Many iwi/hapū such as Ngāi Tahu and Ngāti Tūwharetoa have operational forests that are harvested in a sustainable manner, adhering to the protocol of kaitiakitanga (guardianship/ stewardship). Within these operational forests, recreational access is still approved for the people with many collecting wood to heat their homes, hunting game to feed their families, and enjoying physical activities such as hiking to explore the forest and see its beauty. Rongoā Māori (Māori medicine) is still practised around New Zealand with natural herbal remedies passed down through generations of expert healers that utilise flora and fauna from the forest.

“Te toto o te tangata, he kai; te oranga o te tangata, he whenua – While food sustains our bodies; our wellbeing is drawn from the land”

The economic benefits that the forests provide Māori are seen in both the financial returns received from selling commodities and the numerous employment avenues that the forest provides. Over 35% of all forestry workers in New Zealand are Māori and some 48% of the commercially planted forests in New Zealand are on Māori owned land. Consequently, a large percentage of Māori employees will have a genealogical connection to the forest they are working in and will have interacted with the forest in either a spiritual, recreational, or cultural way.

The revenue received from the sale of commodities is both reinvested into the forests and allocated through iwi/hapū charitable organisations to benefit the people. These are expressed in the form of education grants, medical grants, and funds that are allotted to Māori. To this end, Māori will traditionally reflect on the cultural significance of the forest and the impact any proposed changes may have on the wider community, before committing to an outcome that could increase their economic return. This is also due in part to the fact that for many Māori their forest land will be held in perpetuity, as land was owned communally amongst the people. Though land sales, confiscation, and native land court practices have reduced freehold land owned by Māori to some 5% of the total land in New Zealand, Māori still recognise the importance of forest land management decisions. These decisions have consequences that can both immediately impact and leave a lasting impression for future generations.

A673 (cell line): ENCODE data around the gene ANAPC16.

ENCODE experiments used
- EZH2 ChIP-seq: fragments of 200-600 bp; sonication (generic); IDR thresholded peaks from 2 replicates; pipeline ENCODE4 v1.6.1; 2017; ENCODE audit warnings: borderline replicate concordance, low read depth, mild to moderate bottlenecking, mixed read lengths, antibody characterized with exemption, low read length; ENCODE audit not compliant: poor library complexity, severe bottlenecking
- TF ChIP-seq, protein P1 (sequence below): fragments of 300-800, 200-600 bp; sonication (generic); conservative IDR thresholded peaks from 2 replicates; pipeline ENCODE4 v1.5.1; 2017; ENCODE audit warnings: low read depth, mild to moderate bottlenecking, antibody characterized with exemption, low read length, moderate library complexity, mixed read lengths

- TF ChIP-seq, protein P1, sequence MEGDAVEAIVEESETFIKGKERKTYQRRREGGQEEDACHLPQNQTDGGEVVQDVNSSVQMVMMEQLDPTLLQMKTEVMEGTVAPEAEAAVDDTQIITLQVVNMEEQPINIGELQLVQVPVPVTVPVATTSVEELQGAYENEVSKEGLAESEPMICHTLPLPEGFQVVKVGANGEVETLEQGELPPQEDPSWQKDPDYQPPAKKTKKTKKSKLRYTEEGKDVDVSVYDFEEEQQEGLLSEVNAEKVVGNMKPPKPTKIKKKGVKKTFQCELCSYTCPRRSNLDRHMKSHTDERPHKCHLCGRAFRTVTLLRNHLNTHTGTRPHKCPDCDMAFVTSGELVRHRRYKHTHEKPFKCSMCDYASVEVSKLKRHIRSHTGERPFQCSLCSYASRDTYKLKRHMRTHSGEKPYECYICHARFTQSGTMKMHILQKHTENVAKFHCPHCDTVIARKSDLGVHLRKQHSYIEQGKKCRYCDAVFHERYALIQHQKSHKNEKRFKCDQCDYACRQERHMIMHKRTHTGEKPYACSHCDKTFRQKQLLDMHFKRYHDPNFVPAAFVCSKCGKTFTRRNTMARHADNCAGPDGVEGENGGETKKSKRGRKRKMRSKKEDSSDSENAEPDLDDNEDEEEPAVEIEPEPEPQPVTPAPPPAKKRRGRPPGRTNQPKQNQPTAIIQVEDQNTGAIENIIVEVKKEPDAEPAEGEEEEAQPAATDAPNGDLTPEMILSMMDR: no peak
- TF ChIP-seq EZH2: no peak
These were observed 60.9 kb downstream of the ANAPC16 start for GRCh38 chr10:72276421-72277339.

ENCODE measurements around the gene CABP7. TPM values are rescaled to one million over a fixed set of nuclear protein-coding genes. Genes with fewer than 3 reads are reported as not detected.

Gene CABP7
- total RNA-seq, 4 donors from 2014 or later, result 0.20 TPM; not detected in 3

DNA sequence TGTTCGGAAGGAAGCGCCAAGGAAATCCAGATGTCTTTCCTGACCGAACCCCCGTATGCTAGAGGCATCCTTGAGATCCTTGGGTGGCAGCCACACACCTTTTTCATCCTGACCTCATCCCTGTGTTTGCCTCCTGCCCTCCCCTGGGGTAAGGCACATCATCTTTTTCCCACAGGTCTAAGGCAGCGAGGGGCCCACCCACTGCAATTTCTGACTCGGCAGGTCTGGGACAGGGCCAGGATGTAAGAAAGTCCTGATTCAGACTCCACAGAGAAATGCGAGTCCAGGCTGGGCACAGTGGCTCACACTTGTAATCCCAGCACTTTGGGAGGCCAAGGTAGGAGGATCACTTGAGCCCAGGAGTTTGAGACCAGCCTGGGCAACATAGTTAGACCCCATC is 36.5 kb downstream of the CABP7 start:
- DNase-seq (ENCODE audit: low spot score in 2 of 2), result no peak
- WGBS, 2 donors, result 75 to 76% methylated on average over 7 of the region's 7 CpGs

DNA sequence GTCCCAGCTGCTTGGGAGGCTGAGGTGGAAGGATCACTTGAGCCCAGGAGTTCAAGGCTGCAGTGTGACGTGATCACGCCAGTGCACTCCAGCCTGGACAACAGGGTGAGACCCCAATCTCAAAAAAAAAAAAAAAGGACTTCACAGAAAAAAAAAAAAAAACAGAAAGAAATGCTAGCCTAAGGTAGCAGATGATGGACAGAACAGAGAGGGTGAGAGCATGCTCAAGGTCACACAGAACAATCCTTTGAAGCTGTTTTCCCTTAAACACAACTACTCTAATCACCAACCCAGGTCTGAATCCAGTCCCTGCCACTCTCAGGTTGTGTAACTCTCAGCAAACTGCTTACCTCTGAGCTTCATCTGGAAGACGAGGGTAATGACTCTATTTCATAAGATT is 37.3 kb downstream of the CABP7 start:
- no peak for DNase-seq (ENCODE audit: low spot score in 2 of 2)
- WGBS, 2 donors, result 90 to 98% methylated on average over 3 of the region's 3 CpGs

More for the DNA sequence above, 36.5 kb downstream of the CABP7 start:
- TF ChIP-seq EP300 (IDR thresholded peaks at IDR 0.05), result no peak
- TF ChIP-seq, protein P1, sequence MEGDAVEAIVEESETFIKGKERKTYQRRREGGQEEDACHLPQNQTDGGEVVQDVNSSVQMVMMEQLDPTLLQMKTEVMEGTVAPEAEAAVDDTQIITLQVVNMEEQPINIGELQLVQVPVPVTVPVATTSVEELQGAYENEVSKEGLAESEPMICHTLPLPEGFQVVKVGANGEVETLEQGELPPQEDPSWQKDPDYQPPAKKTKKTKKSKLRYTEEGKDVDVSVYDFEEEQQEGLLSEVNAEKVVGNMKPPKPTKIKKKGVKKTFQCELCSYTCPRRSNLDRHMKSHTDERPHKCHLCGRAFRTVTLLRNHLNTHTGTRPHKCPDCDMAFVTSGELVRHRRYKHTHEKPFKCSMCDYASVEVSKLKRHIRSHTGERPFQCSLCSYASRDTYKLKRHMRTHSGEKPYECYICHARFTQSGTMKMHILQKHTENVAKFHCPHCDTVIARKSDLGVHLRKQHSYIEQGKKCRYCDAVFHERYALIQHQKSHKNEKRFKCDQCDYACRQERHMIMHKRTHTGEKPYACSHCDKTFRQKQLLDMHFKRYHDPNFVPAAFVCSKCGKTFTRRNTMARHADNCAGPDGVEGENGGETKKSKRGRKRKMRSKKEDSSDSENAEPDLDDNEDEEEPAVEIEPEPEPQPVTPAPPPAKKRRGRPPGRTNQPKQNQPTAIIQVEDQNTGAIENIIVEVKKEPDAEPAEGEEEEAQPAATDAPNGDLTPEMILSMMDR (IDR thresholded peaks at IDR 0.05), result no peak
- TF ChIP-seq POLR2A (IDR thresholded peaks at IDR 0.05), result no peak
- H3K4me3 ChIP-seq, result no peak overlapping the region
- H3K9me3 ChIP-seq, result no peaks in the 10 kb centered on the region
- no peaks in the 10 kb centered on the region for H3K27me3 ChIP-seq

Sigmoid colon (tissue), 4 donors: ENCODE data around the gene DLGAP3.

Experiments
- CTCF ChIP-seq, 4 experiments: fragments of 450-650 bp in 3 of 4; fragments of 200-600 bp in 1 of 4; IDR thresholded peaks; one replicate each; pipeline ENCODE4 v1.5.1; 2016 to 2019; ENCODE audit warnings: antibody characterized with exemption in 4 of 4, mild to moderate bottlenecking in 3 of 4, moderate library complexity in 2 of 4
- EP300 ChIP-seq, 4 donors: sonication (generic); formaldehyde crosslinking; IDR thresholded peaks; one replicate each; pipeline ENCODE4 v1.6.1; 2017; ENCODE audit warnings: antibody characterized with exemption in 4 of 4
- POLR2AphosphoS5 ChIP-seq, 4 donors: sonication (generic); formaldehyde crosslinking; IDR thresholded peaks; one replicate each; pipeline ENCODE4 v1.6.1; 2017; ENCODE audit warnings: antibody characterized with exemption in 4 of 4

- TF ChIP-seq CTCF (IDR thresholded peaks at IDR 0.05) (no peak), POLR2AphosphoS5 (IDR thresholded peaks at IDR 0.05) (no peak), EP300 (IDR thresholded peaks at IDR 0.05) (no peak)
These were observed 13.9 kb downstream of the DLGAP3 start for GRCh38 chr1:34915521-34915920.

“Whatungarongaro te tangata, toitū te whenua – As man disappears from sight, the land remains.”

Like Tāne bringing light into the world, the future for Māori and their relationships with the forests of New Zealand shines brightly. Māori language and folklores have seen a resurgence among the people with a wider audience being introduced to tikanga across the country. Environmental protection and acknowledgement of Māori connections to both forestry, and forest land are recognised for their cultural, spiritual, and commercial values. Mahinga kai with their habitats and eco-systems continue to be nurtured by Māori and maintained for their educational, economic, and resource gathering values. These relationships continue to represent the aspirations for an enhanced iwi/hapū relationship with the forests of New Zealand and provide a herenga waka (the mooring post for the canoe) for Māori to go explore the world knowing that their forest will also be there on their return.